Back in April 2005, I wrote a column decrying our failure to invest adequately in basic research, in science and science education. I noted that basic research was our crown jewel, one in which our overwhelming lead and our position as home to the best scientists in the world was the key to our edge in the international economy. More than three years later, it is worth revisiting whether we have done anything meaningful to address the problems I raised.
[IMGCAP(1)]Here is the quick answer: No. Indeed, it is even worse than it was back then. I was not alone in questioning our policies toward science and basic research; six months after my column, the National Academies published a report titled Rising Above the Gathering Storm: Energizing and Employing America for a Brighter Economic Future, with the great business leaders Norman Augustine and Roy Vagelos as principal authors. It laid out in compelling and clear detail the danger: The scientific and technological building blocks that are critical to our economic leadership are eroding at a time when many other nations are gathering strength.
Scientists of different interests and stripes have contacted me recently to decry the trends, and they have noted the following realities:
We now have a significant advanced technology trade deficit, a turnaround from the surpluses we ran in earlier decades. In 1980, the U.S. share of world advanced technology exports was a robust 29 percent; in 2005, the most recent data show, that was down to an anemic 12 percent.
As we shrink in our science and tech role in the world and at home, the Chinese are growing rapidly. The Chinese are moving ahead of us in the newest generation of superconductors, originally developed in Japan; the number of Chinese undergraduates with degrees in the natural sciences and engineering has gone from half that of the United States 20 years ago to more than twice that of the U.S. now.
The world-renowned Fermilab in Illinois is planning layoffs for 7 percent of its staff and has moved to mandatory two-day-a-month unpaid holidays for the remaining researchers.
Funding promised by President Bush as part of his American Competitiveness Initiative, for programs to expand and encourage math and science education and teachers, not to mention to double the budgets for basic scientific research, has not been there and not simply because Congress did not provide funding the president requested.
The president ended up opposing most of the funding increases he had originally called for in his initiative.
Not that Congress has done much better. Speaker Nancy Pelosis (D-Calif.) Innovation Agenda has not exactly caught on or received the support and funding it calls for either.
In April of this year, the National Academies held a symposium to bring their Gathering Storm report up to date. Here is what Norm Augustine said: A new research university is scheduled to launch soon with a day-one endowment of $10 billion, equal to what it took MIT 142 years to accumulate. Next year, over 200,000 students will study abroad, mostly in the fields of science and engineering, often under government-provided scholarships. Government investment in nondefense R&D is set to increase by 25 percent over the next few years. A multi-year initiative is underway to make the country a global nanotechnology hub. The worlds most powerful particle accelerator will begin operation this year. And a high-level commission will conduct a follow-up to the Gathering Storm study with the objective of creating more jobs at home. The problem is that these actions were taken by Saudi Arabia, China, the U.K., India, Switzerland and Australia, respectively.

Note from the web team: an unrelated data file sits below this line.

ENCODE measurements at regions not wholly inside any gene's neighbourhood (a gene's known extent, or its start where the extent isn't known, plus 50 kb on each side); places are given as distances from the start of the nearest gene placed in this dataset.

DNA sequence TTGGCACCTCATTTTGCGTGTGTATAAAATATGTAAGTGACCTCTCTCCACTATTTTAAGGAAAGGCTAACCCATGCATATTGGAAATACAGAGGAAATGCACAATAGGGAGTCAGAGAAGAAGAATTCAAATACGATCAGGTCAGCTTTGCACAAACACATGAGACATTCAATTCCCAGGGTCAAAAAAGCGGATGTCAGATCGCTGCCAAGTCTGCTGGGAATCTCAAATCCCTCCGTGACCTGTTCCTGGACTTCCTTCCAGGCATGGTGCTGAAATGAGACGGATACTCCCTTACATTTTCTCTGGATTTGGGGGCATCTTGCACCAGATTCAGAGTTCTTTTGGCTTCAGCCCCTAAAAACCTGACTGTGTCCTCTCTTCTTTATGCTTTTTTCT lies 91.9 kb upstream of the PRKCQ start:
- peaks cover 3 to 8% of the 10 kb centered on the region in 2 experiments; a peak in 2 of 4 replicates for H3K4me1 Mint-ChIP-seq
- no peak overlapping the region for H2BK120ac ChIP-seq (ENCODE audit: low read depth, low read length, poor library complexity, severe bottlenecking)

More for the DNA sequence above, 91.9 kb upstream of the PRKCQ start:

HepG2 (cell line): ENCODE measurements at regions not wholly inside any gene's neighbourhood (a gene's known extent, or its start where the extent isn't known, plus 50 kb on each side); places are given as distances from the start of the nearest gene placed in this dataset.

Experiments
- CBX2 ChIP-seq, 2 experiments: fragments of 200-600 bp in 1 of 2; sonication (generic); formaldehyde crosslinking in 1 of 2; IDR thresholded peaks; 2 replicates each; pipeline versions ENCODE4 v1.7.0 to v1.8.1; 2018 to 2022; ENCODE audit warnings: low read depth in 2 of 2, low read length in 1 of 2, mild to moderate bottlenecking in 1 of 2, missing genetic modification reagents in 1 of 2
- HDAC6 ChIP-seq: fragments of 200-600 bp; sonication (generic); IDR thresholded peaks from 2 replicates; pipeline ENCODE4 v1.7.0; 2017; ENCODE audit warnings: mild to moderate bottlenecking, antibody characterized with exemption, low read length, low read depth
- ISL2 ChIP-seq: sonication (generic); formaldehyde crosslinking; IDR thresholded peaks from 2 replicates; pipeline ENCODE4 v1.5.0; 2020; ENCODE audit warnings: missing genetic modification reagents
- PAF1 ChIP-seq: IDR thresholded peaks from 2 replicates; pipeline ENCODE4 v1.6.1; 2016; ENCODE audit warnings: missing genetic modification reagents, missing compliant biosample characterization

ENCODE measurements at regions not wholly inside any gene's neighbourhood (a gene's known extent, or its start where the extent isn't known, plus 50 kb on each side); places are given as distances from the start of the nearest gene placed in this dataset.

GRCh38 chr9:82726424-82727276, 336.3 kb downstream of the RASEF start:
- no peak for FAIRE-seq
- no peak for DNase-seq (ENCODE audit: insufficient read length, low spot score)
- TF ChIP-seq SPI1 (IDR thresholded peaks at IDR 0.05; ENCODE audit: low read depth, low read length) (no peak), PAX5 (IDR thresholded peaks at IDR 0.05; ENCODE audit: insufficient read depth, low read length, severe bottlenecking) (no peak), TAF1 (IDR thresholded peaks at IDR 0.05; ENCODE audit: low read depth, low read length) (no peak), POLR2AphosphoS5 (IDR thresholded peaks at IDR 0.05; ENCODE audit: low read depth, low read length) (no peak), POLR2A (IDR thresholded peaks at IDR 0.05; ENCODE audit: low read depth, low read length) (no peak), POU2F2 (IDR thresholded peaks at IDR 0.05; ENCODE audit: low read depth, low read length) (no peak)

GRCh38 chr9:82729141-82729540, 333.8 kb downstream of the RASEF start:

In Singapore, a major multibillion-dollar effort to make the country the cutting-edge leader in stem-cell and other health and biological science research is attracting some of the best American scientists who fought funding and other restraints at home. Nearly all American high-tech firms are placing their new research labs outside the country.
One might think that the oil debacle would create an avenue to change some of these dynamics. Not so. Augustine noted that the U.S. portion of the international program to develop plentiful energy through nuclear fusion is being reduced to survival mode.
And Sen. Lamar Alexanders (R-Tenn.) call for a new Manhattan Project to develop energy independence was met with indifference, at best, from the presidential candidates, the White House and Congress. The same is true for changes in our immigration policy that would allow an adequate number of trained scientists to fill job needs here in the U.S., and to keep us in a position to attract the best students abroad, who otherwise are going to European and Australian universities.
To be sure, we have serious economic and budget problems at home. But the course we are pursuing nearly ensures that we will have even more severe economic woes over the long term.
I am baffled as to why neither Sen. Barack Obama (D-Ill.) nor Sen. John McCain (R-Ariz.) has made this issue a core part of the campaign and policy agenda, including not just a crash program in energy but in green technology, and a real commitment to have big funding increases for health, basic science and engineering research, along with science education.
This is not a difficult issue to explain to voters, and the amounts of money involved are not large in the context of a $3 trillion budget.
New York Times columnist Tom Friedman had a wonderful column a few months back comparing the Singapore airport to the JFK airport in New York, and the Berlin train station to Penn Station, saying that an ignorant observer would think that we were the ones who lost World War II. If we do not get our science and tech act together, we will be losers in another big way.
Norman Ornstein is a resident scholar at the American Enterprise Institute.